By 1210 exotic animals were being kept at the western entrance to the Tower by England’s monarchs. The animals in the royal menagerie were often gifts from other kings and emperors.
Ownership of unusual, powerful animals like bears, elephants and lions reflected the sovereign’s great status.
The tradition of keeping exotic animals at the Tower probably began in the early 13th century. A variety of unusual beasts, birds and reptiles have belonged to the royal collection at different times. The animals were under the custody of a Keeper and lived in special cages within a compound later known as the Lion Tower (demolished 1853).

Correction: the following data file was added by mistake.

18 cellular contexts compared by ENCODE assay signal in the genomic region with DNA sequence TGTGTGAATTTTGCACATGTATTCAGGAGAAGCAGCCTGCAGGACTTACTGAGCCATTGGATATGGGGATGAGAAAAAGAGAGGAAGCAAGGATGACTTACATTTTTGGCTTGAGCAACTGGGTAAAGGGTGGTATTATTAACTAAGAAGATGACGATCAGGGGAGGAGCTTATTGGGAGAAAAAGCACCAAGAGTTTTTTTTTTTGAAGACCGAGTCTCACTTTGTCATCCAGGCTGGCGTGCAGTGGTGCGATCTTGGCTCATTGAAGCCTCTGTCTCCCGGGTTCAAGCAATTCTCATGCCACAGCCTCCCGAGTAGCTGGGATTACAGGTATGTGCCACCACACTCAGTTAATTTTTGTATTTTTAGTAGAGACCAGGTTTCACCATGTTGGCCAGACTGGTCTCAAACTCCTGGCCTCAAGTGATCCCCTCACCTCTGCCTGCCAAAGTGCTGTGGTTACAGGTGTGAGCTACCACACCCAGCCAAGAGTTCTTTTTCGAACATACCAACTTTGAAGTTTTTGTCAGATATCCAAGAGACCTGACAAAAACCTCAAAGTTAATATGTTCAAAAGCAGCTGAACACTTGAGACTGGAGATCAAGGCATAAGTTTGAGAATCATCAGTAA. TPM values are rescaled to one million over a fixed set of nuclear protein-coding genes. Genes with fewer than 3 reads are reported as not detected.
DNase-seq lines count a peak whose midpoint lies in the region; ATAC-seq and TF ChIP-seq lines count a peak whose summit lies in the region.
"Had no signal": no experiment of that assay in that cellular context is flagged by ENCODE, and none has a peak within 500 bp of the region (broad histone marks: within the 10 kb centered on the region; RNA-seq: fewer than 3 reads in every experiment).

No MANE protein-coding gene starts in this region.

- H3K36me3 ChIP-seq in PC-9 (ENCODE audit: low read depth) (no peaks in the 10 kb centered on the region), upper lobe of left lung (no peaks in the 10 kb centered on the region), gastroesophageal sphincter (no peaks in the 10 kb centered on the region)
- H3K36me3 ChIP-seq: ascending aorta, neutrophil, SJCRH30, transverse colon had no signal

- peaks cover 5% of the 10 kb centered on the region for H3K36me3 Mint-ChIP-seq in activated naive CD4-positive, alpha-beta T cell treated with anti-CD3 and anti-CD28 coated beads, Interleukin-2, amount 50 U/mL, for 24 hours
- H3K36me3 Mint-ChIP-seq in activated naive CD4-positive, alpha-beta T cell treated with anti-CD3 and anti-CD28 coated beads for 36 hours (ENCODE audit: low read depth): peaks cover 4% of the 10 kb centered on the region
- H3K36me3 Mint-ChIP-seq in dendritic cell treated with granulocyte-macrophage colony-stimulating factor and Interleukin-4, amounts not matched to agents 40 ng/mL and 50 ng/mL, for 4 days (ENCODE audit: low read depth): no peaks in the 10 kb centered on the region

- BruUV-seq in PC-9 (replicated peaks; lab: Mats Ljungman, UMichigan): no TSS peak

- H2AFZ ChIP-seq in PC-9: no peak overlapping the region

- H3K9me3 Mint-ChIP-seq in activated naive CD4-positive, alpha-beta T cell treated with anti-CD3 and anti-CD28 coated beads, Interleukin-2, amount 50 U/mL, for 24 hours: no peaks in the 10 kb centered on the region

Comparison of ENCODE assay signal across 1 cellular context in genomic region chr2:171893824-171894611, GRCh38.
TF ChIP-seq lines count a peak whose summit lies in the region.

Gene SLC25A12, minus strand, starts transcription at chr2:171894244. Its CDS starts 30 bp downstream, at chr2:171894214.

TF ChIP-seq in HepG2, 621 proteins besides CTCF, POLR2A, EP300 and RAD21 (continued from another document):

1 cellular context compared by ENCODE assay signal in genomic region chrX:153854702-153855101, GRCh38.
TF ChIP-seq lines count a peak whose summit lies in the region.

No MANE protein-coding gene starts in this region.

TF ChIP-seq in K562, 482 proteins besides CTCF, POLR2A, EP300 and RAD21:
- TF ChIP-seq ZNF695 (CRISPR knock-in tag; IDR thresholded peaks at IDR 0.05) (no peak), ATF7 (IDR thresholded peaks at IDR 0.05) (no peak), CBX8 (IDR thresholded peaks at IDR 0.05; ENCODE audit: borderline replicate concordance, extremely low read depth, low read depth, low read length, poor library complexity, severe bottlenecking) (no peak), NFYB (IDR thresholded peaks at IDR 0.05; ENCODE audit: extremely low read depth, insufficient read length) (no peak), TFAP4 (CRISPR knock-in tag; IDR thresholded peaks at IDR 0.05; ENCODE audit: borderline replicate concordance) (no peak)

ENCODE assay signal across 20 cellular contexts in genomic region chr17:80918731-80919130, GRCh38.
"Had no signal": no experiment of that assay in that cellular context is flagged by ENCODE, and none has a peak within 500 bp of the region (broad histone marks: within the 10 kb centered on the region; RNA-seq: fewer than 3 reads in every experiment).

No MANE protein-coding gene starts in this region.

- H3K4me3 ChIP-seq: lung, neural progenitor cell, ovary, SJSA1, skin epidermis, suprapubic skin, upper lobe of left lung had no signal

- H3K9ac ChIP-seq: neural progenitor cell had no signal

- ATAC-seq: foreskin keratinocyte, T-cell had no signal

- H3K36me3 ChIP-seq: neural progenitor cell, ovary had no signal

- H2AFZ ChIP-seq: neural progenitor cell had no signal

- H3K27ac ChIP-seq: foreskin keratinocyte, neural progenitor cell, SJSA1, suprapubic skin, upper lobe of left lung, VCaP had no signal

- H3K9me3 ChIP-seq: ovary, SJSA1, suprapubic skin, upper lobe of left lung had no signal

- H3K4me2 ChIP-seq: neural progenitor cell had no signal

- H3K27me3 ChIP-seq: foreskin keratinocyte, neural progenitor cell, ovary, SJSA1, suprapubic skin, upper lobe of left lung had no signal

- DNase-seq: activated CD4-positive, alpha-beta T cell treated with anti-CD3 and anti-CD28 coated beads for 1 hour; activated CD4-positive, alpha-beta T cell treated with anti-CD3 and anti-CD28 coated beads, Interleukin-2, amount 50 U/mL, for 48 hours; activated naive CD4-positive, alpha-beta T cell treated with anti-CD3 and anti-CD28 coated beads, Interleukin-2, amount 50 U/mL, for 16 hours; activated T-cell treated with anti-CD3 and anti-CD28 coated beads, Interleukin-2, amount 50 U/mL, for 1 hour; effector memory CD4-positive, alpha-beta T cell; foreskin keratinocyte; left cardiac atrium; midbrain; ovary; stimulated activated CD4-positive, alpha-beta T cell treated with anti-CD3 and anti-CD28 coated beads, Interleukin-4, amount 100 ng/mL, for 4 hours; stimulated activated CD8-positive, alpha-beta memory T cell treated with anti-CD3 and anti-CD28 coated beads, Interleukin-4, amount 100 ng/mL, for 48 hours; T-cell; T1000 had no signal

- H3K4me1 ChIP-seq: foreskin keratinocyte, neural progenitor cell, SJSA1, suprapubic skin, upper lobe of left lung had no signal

Menagerie visitors began to record their experiences from the 16th century and it remained popular until the early 19th century. After some accidental escapes, most animals were given to the Zoological Society and moved to Regent’s Park (later London Zoo) in 1831-32.
Ticket allowing entrance to the Tower of London to watch the ‘Washing of the lions’, on 1st April 1856.
Dates from 1856